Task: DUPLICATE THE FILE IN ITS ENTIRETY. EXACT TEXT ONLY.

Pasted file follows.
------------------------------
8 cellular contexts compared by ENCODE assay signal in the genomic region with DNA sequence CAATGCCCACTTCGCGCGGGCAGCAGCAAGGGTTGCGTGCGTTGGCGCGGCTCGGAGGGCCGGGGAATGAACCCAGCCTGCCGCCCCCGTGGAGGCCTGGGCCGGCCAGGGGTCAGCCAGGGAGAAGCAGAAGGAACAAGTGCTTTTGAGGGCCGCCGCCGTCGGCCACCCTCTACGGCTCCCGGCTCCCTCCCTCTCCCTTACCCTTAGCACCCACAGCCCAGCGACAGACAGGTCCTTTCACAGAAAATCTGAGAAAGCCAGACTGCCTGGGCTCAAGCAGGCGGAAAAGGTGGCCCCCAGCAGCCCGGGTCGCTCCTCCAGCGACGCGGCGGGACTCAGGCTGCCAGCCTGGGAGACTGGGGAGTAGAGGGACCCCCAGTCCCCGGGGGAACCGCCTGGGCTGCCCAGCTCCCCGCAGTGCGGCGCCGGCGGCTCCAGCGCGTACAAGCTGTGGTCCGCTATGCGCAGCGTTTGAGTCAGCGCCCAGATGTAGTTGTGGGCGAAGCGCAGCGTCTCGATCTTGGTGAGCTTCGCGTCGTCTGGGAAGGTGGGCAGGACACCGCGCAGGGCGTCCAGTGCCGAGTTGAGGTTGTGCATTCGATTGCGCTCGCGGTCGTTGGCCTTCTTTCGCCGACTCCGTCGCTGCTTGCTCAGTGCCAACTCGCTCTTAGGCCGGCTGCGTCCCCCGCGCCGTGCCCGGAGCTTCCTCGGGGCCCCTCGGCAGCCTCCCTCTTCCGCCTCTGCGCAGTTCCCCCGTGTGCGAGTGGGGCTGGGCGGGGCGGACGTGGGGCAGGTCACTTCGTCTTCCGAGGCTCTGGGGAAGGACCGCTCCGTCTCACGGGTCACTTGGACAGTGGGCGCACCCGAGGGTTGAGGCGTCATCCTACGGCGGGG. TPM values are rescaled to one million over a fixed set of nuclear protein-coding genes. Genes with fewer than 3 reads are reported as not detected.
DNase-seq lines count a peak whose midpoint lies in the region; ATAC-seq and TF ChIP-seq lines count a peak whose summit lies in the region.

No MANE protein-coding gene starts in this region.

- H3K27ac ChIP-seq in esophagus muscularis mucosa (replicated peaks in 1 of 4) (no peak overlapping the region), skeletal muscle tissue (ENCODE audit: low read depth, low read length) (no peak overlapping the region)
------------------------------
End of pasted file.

8 cellular contexts compared by ENCODE assay signal in the genomic region with DNA sequence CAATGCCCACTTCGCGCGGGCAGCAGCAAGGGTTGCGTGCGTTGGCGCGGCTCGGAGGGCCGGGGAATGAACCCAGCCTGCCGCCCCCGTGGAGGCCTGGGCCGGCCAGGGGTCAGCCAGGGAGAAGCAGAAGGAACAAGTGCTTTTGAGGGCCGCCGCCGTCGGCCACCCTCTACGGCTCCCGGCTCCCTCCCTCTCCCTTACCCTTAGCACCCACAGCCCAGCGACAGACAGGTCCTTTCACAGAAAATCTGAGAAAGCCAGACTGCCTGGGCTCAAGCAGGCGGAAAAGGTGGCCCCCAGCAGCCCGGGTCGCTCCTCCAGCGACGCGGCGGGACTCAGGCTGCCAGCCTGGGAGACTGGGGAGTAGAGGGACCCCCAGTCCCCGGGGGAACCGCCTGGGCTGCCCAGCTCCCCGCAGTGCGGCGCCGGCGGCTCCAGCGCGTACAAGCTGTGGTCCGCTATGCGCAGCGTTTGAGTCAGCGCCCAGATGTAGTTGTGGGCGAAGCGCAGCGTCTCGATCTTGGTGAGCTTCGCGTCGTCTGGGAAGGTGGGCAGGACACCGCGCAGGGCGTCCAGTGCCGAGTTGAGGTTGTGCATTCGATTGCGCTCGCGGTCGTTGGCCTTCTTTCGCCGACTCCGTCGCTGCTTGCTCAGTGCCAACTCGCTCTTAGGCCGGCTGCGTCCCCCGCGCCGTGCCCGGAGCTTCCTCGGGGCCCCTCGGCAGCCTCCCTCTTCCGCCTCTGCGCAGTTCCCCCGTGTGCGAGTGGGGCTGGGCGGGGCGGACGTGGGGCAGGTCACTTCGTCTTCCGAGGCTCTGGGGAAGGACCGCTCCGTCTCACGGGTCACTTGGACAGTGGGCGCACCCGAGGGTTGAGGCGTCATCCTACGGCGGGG. TPM values are rescaled to one million over a fixed set of nuclear protein-coding genes. Genes with fewer than 3 reads are reported as not detected.
DNase-seq lines count a peak whose midpoint lies in the region; ATAC-seq and TF ChIP-seq lines count a peak whose summit lies in the region.

No MANE protein-coding gene starts in this region.

- H3K27ac ChIP-seq in esophagus muscularis mucosa (replicated peaks in 1 of 4) (no peak overlapping the region), skeletal muscle tissue (ENCODE audit: low read depth, low read length) (no peak overlapping the region)